The new owner of the Book Cadillac told Crain’s Detroit Business that Roast’s closure was the decision of its “Iron Chef” proprietor.
Anschuetz says that while she understands that the complexities of the business side played into the restaurateur’s decision to close Roast, the way it was handled felt dismissive to the staff.
“I felt like someone either died or broke up with me, like it was the end of a relationship, albeit a short one,” says Anschuetz. “I was falling in love with that restaurant and working there.”
Her next step is to find another job. “After the pandemic, I don’t want more time off,” she says.
The Roast burger was perhaps the most beloved of Roast’s offerings, if only for the fact that at one point, it sold for as little as $3 during the restaurant’s popular happy hour. Served on an English muffin and topped with cheddar, bacon, pickled red onion, and a fried egg, it became the stuff of legend among downtown office workers, business travelers, and industry folks alike, who were known for hanging around Roast’s bar area whether they were on the clock or not.
In support of the displaced Roast employees, a fundraiser was held at Batch Brewing Company in Corktown on Tuesday, January 18. Former sous chef John Yelinek made an appearance to serve the restaurant’s famous burger.
The fundraiser brought in a packed house with hundreds of Roast fans lined up to place orders for the famous burger, rosemary fries, and to show support. By 7 p.m., burgers were sold out and Batch owner Stephen Roginson and other employees had to scour the crowds in the bar’s outdoor tent area to issue refunds to burger fans.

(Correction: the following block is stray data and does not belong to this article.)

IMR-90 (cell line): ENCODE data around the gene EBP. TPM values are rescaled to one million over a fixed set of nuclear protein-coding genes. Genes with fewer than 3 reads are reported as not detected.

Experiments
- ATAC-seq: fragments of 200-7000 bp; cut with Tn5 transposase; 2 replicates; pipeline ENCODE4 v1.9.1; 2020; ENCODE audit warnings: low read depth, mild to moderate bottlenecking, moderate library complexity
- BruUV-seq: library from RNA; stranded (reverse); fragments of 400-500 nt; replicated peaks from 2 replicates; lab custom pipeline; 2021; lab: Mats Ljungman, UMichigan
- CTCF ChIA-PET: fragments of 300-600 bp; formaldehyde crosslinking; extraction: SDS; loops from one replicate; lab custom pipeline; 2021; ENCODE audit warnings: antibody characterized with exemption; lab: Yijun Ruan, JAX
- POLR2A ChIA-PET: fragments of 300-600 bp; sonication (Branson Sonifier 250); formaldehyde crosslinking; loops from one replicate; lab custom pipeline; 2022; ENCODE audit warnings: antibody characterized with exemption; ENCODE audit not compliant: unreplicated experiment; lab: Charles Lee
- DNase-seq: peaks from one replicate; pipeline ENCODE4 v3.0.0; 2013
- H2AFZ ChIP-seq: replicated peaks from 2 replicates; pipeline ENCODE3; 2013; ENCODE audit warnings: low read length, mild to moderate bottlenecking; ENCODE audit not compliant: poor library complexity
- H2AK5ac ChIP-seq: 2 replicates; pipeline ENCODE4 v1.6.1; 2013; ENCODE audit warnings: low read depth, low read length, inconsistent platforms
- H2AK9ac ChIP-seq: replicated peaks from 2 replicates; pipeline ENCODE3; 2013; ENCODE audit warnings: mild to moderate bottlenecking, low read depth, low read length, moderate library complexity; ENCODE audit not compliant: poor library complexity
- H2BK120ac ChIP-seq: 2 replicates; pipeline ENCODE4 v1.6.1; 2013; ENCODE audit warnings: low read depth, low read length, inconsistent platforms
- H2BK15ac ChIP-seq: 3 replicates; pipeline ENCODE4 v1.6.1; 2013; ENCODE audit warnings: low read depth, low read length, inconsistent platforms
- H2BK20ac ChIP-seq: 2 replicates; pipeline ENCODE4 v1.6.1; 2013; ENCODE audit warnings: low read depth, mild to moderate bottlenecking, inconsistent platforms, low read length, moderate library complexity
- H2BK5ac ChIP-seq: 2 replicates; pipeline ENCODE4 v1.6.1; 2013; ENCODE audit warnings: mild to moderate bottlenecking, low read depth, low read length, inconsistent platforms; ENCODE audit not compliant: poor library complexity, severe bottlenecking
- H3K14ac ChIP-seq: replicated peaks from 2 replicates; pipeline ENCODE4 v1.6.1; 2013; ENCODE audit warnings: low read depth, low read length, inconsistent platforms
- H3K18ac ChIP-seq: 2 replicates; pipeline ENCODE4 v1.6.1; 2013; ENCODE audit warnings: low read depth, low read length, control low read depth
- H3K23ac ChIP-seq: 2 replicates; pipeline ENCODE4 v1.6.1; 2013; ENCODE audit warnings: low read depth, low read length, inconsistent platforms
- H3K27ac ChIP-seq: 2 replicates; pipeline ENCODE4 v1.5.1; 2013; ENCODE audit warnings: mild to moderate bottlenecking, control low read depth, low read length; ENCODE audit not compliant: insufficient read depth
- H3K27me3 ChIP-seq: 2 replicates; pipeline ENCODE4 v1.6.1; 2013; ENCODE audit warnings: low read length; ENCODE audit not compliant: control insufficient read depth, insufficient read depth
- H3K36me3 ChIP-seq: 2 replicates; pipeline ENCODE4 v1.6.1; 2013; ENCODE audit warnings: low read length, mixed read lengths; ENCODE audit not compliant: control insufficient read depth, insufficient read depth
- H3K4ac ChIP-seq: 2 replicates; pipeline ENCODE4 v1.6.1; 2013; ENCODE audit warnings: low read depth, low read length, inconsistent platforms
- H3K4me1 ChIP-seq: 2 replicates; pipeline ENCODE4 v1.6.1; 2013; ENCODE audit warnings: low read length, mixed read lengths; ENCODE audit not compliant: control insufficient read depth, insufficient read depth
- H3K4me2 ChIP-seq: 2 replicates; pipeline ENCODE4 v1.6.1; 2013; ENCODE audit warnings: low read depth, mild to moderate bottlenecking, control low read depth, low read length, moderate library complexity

In all, Roginson — who had forgone his previous plans (to hold a barbecue to celebrate his birthday on Tuesday) to make way for the fundraiser — says the event raised about $4,000 and gave the Roast employees the closing party they needed.
“They needed to hug it out and laugh, and I got to witness that on my birthday,” he says.
These kinds of scenes have become somewhat typical at Batch since the pandemic impacted scores of restaurant employees (though perhaps with not such a fervor). Roginson and other organizers have used the Batch space to provide meals to displaced workers, and moved to open up the brewery’s kitchen to support out-of-work chefs who wanted to host pop-ups to supplement their income.
It’s a model that’s taking shape in various forms throughout the Detroit restaurant scene and beyond. A sign of the times, for sure, but also a signal that restaurateurs are beginning to rethink the way they operate in the larger community.
While the impact of Roast’s presence cannot be disputed, Belevender hopes that the days of restaurateurs slapping their names on a building but not nurturing the staff putting in the work are over.
“I know that restaurants are a weird beast,” says Belevender. “They’re very stressful and they come with so much financial responsibility, but so much is put on chefs and I hope that things change.”